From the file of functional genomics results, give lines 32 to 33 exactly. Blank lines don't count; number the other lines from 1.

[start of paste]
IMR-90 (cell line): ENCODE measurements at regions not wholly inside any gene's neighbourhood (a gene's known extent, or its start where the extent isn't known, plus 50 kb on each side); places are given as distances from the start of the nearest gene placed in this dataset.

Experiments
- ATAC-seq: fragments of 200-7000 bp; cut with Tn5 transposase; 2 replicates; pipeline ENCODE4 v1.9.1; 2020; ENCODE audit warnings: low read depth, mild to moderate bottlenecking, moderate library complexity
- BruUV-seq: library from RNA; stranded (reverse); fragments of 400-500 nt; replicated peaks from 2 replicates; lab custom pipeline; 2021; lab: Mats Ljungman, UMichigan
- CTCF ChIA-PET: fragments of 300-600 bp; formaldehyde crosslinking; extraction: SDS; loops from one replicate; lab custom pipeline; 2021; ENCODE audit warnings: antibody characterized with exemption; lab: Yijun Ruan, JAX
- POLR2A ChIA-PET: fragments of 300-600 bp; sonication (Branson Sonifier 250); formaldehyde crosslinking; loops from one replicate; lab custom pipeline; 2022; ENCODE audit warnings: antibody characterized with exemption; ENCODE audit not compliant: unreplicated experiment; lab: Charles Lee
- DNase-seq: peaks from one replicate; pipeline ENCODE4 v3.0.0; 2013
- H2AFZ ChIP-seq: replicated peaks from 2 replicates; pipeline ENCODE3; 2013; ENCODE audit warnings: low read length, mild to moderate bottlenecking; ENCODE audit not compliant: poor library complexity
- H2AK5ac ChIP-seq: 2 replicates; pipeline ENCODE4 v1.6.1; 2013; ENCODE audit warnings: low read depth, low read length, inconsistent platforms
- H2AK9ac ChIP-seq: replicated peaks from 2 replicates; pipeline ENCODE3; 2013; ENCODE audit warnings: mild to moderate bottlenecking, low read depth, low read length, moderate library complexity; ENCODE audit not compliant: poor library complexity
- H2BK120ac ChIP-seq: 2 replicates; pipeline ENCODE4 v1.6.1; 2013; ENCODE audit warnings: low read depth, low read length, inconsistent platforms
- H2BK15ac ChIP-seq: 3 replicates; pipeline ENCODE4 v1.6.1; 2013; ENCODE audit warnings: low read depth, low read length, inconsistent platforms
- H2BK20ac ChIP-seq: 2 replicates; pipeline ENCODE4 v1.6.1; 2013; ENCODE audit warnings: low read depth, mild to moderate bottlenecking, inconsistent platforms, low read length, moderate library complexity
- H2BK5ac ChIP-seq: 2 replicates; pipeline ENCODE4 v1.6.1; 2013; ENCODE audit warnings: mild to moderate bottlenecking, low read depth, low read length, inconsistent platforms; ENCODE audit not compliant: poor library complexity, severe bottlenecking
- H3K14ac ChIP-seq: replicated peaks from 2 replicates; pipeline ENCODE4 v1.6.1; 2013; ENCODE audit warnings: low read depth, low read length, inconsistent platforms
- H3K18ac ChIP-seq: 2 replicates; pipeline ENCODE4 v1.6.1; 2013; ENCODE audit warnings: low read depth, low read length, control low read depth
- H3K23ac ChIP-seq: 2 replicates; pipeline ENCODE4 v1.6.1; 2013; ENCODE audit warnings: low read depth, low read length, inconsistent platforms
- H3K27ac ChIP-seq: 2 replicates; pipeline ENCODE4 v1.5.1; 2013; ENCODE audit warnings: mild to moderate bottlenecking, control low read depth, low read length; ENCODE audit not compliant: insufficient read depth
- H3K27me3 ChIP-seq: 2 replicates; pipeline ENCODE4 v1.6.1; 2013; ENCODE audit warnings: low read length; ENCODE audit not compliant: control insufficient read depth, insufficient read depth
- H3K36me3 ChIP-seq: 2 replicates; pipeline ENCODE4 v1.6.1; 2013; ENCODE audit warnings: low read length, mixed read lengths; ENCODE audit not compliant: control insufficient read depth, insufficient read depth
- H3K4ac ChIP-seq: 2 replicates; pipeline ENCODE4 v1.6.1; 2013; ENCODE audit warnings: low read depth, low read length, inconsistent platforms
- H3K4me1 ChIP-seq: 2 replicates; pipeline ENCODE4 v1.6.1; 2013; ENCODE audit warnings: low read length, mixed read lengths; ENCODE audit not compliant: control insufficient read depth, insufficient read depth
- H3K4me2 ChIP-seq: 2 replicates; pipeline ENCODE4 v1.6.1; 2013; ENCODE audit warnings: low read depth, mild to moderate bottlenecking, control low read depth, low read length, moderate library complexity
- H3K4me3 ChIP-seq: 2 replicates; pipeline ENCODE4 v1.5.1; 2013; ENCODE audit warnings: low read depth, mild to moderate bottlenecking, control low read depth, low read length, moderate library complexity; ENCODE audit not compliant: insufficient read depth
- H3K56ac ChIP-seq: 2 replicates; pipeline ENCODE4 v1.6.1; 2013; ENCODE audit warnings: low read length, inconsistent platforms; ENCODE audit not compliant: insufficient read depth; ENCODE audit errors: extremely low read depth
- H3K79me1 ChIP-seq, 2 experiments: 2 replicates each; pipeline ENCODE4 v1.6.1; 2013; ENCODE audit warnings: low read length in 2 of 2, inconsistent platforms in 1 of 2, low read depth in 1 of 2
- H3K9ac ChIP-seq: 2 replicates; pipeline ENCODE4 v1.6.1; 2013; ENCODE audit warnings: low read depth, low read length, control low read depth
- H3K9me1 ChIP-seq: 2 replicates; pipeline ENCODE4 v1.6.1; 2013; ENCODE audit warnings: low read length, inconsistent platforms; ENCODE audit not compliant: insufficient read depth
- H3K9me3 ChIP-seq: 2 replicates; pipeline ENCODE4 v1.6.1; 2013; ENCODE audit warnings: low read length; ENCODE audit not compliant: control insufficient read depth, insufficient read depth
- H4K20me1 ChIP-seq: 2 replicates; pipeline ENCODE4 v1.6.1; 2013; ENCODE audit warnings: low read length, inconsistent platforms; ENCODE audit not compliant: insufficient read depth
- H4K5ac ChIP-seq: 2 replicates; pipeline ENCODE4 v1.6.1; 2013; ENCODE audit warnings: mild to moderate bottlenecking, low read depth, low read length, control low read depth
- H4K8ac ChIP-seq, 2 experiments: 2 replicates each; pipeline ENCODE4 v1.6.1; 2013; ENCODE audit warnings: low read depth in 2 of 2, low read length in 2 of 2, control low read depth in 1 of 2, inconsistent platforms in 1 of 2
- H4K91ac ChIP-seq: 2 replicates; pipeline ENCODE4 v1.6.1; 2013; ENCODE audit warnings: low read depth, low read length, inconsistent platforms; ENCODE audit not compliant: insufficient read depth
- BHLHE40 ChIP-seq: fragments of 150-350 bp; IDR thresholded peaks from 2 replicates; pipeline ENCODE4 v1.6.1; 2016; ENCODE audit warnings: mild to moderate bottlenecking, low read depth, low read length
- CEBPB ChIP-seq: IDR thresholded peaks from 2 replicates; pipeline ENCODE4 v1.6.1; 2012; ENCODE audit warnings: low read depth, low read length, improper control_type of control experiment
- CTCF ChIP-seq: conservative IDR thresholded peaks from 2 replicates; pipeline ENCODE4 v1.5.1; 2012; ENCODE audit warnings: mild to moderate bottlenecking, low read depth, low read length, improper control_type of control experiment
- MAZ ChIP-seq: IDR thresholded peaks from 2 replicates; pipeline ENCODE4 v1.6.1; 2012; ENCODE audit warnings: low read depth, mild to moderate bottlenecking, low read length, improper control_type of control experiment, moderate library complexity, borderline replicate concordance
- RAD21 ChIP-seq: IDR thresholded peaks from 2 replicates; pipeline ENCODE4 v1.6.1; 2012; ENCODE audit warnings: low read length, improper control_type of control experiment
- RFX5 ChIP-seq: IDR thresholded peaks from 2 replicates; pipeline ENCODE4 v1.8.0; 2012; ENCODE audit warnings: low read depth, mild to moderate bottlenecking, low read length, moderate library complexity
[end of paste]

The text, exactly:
- H4K8ac ChIP-seq, 2 experiments: 2 replicates each; pipeline ENCODE4 v1.6.1; 2013; ENCODE audit warnings: low read depth in 2 of 2, low read length in 2 of 2, control low read depth in 1 of 2, inconsistent platforms in 1 of 2
- H4K91ac ChIP-seq: 2 replicates; pipeline ENCODE4 v1.6.1; 2013; ENCODE audit warnings: low read depth, low read length, inconsistent platforms; ENCODE audit not compliant: insufficient read depth